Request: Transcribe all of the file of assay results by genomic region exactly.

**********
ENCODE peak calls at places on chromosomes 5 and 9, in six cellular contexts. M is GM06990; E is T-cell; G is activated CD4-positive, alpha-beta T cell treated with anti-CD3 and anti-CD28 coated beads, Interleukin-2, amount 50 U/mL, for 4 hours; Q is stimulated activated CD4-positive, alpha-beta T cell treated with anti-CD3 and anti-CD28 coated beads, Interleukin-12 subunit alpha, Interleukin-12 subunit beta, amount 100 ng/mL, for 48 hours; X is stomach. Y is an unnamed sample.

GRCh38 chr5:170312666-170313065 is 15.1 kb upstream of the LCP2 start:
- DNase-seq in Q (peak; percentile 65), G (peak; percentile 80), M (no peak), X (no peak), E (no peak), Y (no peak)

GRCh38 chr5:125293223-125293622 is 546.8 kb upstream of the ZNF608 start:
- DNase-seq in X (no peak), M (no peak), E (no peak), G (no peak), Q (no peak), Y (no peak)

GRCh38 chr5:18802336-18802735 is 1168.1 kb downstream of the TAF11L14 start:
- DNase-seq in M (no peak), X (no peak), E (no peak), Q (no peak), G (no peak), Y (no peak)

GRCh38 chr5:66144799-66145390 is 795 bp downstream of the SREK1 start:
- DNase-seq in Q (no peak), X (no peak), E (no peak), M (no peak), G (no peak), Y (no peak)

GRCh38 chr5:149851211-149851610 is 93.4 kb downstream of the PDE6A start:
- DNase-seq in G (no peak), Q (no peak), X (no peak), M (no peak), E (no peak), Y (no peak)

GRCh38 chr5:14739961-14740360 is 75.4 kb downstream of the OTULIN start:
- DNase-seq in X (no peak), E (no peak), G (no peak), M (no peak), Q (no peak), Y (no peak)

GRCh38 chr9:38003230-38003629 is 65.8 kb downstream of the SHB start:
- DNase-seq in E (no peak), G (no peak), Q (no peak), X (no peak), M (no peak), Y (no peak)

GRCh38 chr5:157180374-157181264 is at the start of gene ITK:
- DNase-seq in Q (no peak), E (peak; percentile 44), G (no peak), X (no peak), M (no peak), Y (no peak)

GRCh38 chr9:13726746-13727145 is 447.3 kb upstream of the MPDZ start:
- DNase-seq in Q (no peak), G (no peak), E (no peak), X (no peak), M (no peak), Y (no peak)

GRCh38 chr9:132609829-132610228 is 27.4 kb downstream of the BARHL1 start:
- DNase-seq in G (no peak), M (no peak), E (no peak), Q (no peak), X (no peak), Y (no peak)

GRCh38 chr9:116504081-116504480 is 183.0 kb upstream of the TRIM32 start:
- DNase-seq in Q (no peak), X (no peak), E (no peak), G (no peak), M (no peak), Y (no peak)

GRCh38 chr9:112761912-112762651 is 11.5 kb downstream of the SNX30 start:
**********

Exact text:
ENCODE peak calls at places on chromosomes 5 and 9, in six cellular contexts. M is GM06990; E is T-cell; G is activated CD4-positive, alpha-beta T cell treated with anti-CD3 and anti-CD28 coated beads, Interleukin-2, amount 50 U/mL, for 4 hours; Q is stimulated activated CD4-positive, alpha-beta T cell treated with anti-CD3 and anti-CD28 coated beads, Interleukin-12 subunit alpha, Interleukin-12 subunit beta, amount 100 ng/mL, for 48 hours; X is stomach. Y is an unnamed sample.

GRCh38 chr5:170312666-170313065 is 15.1 kb upstream of the LCP2 start:
- DNase-seq in Q (peak; percentile 65), G (peak; percentile 80), M (no peak), X (no peak), E (no peak), Y (no peak)

GRCh38 chr5:125293223-125293622 is 546.8 kb upstream of the ZNF608 start:
- DNase-seq in X (no peak), M (no peak), E (no peak), G (no peak), Q (no peak), Y (no peak)

GRCh38 chr5:18802336-18802735 is 1168.1 kb downstream of the TAF11L14 start:
- DNase-seq in M (no peak), X (no peak), E (no peak), Q (no peak), G (no peak), Y (no peak)

GRCh38 chr5:66144799-66145390 is 795 bp downstream of the SREK1 start:
- DNase-seq in Q (no peak), X (no peak), E (no peak), M (no peak), G (no peak), Y (no peak)

GRCh38 chr5:149851211-149851610 is 93.4 kb downstream of the PDE6A start:
- DNase-seq in G (no peak), Q (no peak), X (no peak), M (no peak), E (no peak), Y (no peak)

GRCh38 chr5:14739961-14740360 is 75.4 kb downstream of the OTULIN start:
- DNase-seq in X (no peak), E (no peak), G (no peak), M (no peak), Q (no peak), Y (no peak)

GRCh38 chr9:38003230-38003629 is 65.8 kb downstream of the SHB start:
- DNase-seq in E (no peak), G (no peak), Q (no peak), X (no peak), M (no peak), Y (no peak)

GRCh38 chr5:157180374-157181264 is at the start of gene ITK:
- DNase-seq in Q (no peak), E (peak; percentile 44), G (no peak), X (no peak), M (no peak), Y (no peak)

GRCh38 chr9:13726746-13727145 is 447.3 kb upstream of the MPDZ start:
- DNase-seq in Q (no peak), G (no peak), E (no peak), X (no peak), M (no peak), Y (no peak)

GRCh38 chr9:132609829-132610228 is 27.4 kb downstream of the BARHL1 start:
- DNase-seq in G (no peak), M (no peak), E (no peak), Q (no peak), X (no peak), Y (no peak)

GRCh38 chr9:116504081-116504480 is 183.0 kb upstream of the TRIM32 start:
- DNase-seq in Q (no peak), X (no peak), E (no peak), G (no peak), M (no peak), Y (no peak)

GRCh38 chr9:112761912-112762651 is 11.5 kb downstream of the SNX30 start: